Wow, things are really moving fast. I have had a terrific response to my suggestion about a social networking site for elderwomen. Some of you have responded here in the comments - thank you very much for that. And some have emailed, either directly or via the Discussion Group.
Almost everyone seems enthusiastic and there is a high level of consensus about what form the site should take. It should be private, by invitation only. And for women only. Those were my preferences too, but I wanted to see what others thought, first. So I am glad we agree.
Encouraged by your response, I have spent most of this weekend setting up the site. I am calling it 'elderwomanspace'. This is what it looks like (at the moment, anyway, though we can always change the design if someone else comes up with a better one):
And some time in the next twenty-four hours I am going to send out invitations to the first twenty potential members. These are the 'first responders', the people who answered my questions so promptly and expressed their enthusiasm for the project.
You twenty are the foundation members of elderwomanspace. Together, we will set the tone for the site and make it something that elderwomen everywhere will want to be part of.
I have never set up a site like this before, so it is a big learning curve for me. What I am hoping is that as you sign up, explore the site and start adding content of your own, you will give me feedback about what is missing, what needs changing, what works and what doesn't. This way, we will shape the thing together. I see this as very much a co-operative venture.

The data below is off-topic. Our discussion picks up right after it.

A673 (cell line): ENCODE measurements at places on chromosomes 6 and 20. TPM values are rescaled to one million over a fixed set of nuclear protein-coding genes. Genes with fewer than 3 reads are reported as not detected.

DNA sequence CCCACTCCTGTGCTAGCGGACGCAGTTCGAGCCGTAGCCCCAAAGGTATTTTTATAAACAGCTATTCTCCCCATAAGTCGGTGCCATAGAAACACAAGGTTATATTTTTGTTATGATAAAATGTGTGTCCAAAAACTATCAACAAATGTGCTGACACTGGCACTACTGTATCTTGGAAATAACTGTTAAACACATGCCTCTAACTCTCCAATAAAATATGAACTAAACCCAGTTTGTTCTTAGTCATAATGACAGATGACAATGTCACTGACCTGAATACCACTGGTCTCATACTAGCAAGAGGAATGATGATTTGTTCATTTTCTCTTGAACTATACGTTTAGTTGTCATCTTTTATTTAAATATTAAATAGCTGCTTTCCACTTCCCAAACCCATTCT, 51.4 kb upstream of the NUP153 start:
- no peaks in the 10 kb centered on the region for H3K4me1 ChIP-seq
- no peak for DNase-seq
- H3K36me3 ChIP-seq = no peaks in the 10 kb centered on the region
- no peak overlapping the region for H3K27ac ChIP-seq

Over the coming days and weeks, I will send out several hundred more invitations. And I hope that you, too, will invite everyone else you know who may be interested.
To set the site up, I am using what is known as a 'white label' company. In other words, I am building the site on a platform developed by somebody else - a company called Ning - and offered to us free, on their servers. ('Ning' by the way, means 'peace' in Chinese. I like that.)
Like Yahoo and Google and Facebook and all those other companies who offer free services, Ning makes its money by allowing advertising on members' pages. I'm pleased to say, though, that the ads on our site take up just one small section on the right hand side and are fairly unobtrusive.
I anticipate that once we get going, we'll probably find ourselves attracting ads for some of the age-denying things we all dislike so much. But once we have a few hundred members we can ask everyone to chip in a dollar (or 50p), and that way we'll have enough to buy the ad-free, premium service for at least a year.
If anyone else who is reading this would like an invitation to sign up for elderwomanspace, please go to this page on my website for details of how to get one.
I am feeling very excited about this new venture.